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Two canyons converge in this place Navajo people call Tsaile (SAY-ih), meaning home. It took Nature 30 million years to sculpt the landscape, compressing sand dunes into a dark red rock layer and cutting the walls up to 1,000 high. Today, visitors enjoy the red cliffs with ancient dwellings along their faces, and the verdant valleys below. Canyon de Chelly (de-SHAY) are on land belonging to the Navajo, who share their peaceful home with park visitors.

Reflecting one of the longest continuously inhabited landscapes of North America, the cultural resources of Canyon de Chelly include distinctive architecture, artifacts, and rock imagery while exhibiting remarkable preservation integrity that provides outstanding opportunities for study and contemplation. Canyon de Chelly also sustains a living community of Navajo people, who are connected to a landscape of great historical and spiritual significance. Canyon de Chelly is unique among National Park service units, as it is comprised entirely of Navajo Tribal Trust Land that remains home to the canyon community.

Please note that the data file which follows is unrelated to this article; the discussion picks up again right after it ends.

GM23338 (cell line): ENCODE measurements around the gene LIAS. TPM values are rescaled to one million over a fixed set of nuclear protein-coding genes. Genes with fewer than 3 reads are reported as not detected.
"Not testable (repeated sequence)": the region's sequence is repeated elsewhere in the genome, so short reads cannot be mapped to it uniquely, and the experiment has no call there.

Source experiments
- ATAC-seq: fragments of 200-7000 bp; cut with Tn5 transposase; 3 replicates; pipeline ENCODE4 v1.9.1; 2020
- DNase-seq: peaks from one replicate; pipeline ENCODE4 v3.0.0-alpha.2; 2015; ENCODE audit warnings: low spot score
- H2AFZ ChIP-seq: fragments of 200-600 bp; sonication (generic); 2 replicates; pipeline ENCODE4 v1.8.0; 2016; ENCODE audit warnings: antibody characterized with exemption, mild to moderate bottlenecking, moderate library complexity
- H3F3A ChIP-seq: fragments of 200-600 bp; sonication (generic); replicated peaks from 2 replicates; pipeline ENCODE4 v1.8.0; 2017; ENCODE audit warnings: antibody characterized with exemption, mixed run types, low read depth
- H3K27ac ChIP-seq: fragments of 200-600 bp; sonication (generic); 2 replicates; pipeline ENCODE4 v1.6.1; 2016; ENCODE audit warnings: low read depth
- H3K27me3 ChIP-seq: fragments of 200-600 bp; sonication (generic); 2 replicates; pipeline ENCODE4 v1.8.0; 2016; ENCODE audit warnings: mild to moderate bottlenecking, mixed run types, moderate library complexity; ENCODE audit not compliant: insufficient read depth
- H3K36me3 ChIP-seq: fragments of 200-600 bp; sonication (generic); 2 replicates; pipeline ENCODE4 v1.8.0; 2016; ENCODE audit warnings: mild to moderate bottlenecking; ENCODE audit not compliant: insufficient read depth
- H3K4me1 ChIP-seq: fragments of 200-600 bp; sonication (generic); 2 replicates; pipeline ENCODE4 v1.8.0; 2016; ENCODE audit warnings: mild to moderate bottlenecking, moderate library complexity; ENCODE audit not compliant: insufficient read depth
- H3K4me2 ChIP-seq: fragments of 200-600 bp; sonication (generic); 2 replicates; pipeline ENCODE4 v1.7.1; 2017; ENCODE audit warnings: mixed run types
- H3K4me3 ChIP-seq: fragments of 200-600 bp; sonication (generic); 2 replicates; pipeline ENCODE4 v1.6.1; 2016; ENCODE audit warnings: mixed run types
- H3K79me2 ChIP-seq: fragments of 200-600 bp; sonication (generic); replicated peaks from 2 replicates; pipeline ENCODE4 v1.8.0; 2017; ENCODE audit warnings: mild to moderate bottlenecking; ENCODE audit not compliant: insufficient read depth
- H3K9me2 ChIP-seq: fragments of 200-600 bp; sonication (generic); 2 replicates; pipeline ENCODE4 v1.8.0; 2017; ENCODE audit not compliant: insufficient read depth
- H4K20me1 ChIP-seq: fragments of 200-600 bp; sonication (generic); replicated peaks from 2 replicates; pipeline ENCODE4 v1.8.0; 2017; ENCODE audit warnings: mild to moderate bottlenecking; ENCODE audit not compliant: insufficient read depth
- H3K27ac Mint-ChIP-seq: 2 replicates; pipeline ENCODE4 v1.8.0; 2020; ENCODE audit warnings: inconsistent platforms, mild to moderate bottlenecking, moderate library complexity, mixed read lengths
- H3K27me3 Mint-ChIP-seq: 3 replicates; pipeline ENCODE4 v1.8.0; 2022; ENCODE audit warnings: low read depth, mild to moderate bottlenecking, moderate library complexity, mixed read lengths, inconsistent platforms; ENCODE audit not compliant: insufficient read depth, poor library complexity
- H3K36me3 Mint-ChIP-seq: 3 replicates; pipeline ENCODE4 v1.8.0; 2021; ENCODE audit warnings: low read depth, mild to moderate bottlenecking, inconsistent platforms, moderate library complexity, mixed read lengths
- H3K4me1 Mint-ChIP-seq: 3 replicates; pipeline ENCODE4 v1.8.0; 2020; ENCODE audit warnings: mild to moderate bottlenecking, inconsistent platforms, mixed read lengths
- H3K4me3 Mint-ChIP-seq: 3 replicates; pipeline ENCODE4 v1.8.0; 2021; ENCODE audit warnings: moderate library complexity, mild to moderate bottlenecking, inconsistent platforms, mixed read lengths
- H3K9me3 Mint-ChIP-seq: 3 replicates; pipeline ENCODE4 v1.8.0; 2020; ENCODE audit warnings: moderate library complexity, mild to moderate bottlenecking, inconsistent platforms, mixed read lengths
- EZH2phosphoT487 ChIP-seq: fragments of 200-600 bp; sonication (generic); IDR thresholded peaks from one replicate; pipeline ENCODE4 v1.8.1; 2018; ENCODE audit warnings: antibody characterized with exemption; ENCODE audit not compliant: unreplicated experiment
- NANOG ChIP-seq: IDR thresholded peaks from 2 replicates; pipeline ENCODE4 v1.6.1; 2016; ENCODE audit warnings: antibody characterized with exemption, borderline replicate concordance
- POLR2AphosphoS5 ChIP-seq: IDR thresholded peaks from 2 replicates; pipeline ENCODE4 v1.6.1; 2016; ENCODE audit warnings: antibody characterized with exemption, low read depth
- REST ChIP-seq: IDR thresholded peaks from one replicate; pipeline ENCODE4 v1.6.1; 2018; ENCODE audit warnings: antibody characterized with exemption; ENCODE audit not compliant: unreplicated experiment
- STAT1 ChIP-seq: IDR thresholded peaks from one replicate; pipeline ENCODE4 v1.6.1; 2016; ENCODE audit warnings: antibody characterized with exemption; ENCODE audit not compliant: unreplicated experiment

Spider Rock

Spider Rock


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